Suppose P= {-3,1,3} Q={-3,-2-1} and R= {-2,2,3}.what is the intersection
can I get some pretty basic questions
In what way does set notation relate to function notation
Ama
is precalculus needed to take caculus
It depends on what you already know. Just test yourself with some precalculus questions. If you find them easy, you're good to go.
Spiro
the solution doesn't seem right for this problem
what is the domain of f(x)=x-4/x^2-2x-15 then
x is different from -5&3
Seid
All real x except 5 and - 3
Spiro
***youtu.be/ESxOXfh2Poc
Loree
how to prroved cos⁴x-sin⁴x= cos²x-sin²x are equal
Don't think that you can.
Elliott
By using some imaginary no.
Tanmay
how do you provided cos⁴x-sin⁴x = cos²x-sin²x are equal
What are the question marks for?
Elliott
Someone should please solve it for me Add 2over ×+3 +y-4 over 5 simplify (×+a)with square root of two -×root 2 all over a multiply 1over ×-y{(×-y)(×+y)} over ×y
For the first question, I got (3y-2)/15 Second one, I got Root 2 Third one, I got 1/(y to the fourth power) I dont if it's right cause I can barely understand the question.
Is under distribute property, inverse function, algebra and addition and multiplication function; so is a combined question
Abena
find the equation of the line if m=3, and b=-2
graph the following linear equation using intercepts method. 2x+y=4
Ashley
how
Wargod
what?
John
ok, one moment
UriEl
how do I post your graph for you?
UriEl
it won't let me send an image?
UriEl
also for the first one... y=mx+b so.... y=3x-2
UriEl
y=mx+b you were already given the 'm' and 'b'. so.. y=3x-2
Tommy
Please were did you get y=mx+b from
Abena
y=mx+b is the formula of a straight line. where m = the slope & b = where the line crosses the y-axis. In this case, being that the "m" and "b", are given, all you have to do is plug them into the formula to complete the equation.
Tommy
thanks Tommy
Nimo
0=3x-2 2=3x x=3/2 then . y=3/2X-2 I think
Given
co ordinates for x x=0,(-2,0) x=1,(1,1) x=2,(2,4)
neil
"7"has an open circle and "10"has a filled in circle who can I have a set builder notation
Where do the rays point?
Spiro
x=-b+_Гb2-(4ac) ______________ 2a
I've run into this: x = r*cos(angle1 + angle2) Which expands to: x = r(cos(angle1)*cos(angle2) - sin(angle1)*sin(angle2)) The r value confuses me here, because distributing it makes: (r*cos(angle2))(cos(angle1) - (r*sin(angle2))(sin(angle1)) How does this make sense? Why does the r distribute once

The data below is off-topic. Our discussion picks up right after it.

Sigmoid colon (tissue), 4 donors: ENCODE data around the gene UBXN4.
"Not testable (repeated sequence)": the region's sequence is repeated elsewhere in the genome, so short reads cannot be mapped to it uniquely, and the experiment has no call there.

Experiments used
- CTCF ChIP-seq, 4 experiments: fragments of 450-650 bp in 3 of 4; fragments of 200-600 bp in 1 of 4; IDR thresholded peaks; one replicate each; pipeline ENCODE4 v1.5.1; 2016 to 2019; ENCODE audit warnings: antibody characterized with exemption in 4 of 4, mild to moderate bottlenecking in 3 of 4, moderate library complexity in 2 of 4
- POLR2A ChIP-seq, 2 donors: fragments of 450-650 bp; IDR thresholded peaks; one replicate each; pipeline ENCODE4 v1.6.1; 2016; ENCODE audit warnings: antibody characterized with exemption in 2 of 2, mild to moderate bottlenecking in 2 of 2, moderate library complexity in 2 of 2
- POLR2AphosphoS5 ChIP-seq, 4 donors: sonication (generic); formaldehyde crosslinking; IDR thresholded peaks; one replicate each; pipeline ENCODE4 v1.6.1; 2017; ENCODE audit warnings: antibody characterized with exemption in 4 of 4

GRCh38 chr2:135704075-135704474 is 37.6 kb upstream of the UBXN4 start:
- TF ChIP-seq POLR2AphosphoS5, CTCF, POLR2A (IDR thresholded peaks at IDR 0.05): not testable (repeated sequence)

so good
abdikarin
this is an identity when 2 adding two angles within a cosine. it's called the cosine sum formula. there is also a different formula when cosine has an angle minus another angle it's called the sum and difference formulas and they are under any list of trig identities
strategies to form the general term
carlmark
consider r(a+b) = ra + rb. The a and b are the trig identity.
Mike
How can you tell what type of parent function a graph is ?
generally by how the graph looks and understanding what the base parent functions look like and perform on a graph
William
if you have a graphed line, you can have an idea by how the directions of the line turns, i.e. negative, positive, zero
William
y=x will obviously be a straight line with a zero slope
William
y=x^2 will have a parabolic line opening to positive infinity on both sides of the y axis vice versa with y=-x^2 you'll have both ends of the parabolic line pointing downward heading to negative infinity on both sides of the y axis
William
y=x will be a straight line, but it will have a slope of one. Remember, if y=1 then x=1, so for every unit you rise you move over positively one unit. To get a straight line with a slope of 0, set y=1 or any integer.
Aaron
yes, correction on my end, I meant slope of 1 instead of slope of 0
William
what is f(x)=
I don't understand
Joe
Typically a function 'f' will take 'x' as input, and produce 'y' as output. As 'f(x)=y'. According to Google, "The range of a function is the complete set of all possible resulting values of the dependent variable (y, usually), after we have substituted the domain."
Thomas
Sorry, I don't know where the "Â"s came from. They shouldn't be there. Just ignore them. :-)
Thomas
Darius
Thanks.
Thomas
Â
Thomas
It is the Â that should not be there. It doesn't seem to show if encloses in quotation marks. "Â" or 'Â' ... Â
Thomas
Now it shows, go figure?
Thomas